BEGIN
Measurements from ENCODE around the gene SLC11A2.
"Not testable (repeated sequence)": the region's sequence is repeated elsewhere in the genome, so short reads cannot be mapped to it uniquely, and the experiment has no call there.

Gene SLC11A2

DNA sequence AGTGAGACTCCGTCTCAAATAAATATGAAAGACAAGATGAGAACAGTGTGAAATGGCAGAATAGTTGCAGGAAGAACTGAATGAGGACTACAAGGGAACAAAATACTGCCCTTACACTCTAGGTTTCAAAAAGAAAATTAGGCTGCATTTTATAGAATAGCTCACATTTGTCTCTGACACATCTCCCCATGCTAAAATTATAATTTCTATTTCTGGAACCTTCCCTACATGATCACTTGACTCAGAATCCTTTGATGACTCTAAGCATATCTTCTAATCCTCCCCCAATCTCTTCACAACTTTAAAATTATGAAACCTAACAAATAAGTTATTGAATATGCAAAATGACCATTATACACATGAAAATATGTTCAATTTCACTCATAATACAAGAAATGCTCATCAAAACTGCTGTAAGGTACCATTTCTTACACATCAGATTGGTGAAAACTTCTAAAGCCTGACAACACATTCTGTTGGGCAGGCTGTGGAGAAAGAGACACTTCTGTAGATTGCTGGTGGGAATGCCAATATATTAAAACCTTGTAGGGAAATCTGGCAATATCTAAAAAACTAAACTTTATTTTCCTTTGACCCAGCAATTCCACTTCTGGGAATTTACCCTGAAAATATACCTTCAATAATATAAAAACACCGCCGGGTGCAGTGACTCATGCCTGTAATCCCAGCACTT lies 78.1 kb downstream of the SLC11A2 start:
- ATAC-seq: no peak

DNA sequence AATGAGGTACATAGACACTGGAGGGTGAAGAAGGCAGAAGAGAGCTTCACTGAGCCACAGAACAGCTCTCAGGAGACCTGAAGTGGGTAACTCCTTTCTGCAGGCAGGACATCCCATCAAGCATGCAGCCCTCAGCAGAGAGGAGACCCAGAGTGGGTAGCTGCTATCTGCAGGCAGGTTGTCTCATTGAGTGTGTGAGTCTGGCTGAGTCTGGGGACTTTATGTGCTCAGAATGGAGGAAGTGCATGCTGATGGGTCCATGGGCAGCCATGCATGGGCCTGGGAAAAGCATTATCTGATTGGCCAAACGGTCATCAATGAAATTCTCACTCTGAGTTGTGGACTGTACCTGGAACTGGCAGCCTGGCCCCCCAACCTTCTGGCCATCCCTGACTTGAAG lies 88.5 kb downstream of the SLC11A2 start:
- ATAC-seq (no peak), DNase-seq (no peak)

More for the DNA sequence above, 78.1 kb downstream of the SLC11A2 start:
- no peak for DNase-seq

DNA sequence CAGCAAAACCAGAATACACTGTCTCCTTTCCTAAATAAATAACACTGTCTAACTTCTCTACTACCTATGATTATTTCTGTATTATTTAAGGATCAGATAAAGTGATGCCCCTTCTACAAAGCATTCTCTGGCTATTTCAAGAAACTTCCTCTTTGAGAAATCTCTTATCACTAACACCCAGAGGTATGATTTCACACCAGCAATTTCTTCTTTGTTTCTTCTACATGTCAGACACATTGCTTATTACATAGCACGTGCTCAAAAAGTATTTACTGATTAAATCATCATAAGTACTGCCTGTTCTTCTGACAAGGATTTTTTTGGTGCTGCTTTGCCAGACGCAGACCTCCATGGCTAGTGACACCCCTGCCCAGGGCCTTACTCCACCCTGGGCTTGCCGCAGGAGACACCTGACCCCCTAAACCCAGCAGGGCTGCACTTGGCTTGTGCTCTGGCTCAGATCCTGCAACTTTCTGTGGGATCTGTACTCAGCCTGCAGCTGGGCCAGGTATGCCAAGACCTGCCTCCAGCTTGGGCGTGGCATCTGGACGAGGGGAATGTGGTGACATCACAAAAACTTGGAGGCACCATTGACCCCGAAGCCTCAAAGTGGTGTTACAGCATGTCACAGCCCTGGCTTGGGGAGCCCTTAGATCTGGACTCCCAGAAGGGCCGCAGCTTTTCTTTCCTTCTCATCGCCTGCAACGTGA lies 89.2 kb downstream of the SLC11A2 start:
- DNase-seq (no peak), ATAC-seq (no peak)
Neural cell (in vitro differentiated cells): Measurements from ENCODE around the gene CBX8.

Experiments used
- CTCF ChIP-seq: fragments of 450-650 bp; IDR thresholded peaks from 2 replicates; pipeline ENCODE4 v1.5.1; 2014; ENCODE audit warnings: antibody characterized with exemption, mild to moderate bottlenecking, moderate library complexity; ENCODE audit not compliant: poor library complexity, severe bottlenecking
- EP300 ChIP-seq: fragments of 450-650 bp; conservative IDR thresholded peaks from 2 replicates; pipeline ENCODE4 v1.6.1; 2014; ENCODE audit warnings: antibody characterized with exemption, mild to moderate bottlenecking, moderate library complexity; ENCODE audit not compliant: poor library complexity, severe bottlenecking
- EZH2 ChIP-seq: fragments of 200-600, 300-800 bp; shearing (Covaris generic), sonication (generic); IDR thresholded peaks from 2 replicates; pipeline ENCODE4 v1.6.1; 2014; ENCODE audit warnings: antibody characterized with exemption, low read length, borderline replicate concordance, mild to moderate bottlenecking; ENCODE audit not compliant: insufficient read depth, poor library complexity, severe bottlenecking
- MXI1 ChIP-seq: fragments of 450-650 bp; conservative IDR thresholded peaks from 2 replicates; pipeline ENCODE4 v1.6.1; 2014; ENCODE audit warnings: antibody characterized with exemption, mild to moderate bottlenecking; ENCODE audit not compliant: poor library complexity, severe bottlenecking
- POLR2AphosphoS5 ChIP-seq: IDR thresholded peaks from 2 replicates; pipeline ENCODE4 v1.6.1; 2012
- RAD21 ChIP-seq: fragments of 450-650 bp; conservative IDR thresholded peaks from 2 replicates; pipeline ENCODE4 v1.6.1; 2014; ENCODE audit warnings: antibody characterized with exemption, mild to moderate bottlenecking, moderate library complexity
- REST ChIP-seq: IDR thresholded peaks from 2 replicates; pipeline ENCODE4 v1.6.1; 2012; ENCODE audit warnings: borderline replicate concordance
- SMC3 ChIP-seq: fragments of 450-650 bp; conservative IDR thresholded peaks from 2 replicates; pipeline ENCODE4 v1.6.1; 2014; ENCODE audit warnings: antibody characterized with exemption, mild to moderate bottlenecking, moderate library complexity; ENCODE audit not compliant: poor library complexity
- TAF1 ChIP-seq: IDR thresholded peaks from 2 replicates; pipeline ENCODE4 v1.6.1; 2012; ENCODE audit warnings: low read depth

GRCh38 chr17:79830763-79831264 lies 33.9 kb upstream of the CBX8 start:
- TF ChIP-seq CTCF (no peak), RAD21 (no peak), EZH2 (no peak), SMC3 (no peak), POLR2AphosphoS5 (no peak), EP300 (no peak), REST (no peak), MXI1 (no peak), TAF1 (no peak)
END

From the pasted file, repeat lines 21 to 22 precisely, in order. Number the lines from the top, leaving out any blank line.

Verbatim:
- SMC3 ChIP-seq: fragments of 450-650 bp; conservative IDR thresholded peaks from 2 replicates; pipeline ENCODE4 v1.6.1; 2014; ENCODE audit warnings: antibody characterized with exemption, mild to moderate bottlenecking, moderate library complexity; ENCODE audit not compliant: poor library complexity
- TAF1 ChIP-seq: IDR thresholded peaks from 2 replicates; pipeline ENCODE4 v1.6.1; 2012; ENCODE audit warnings: low read depth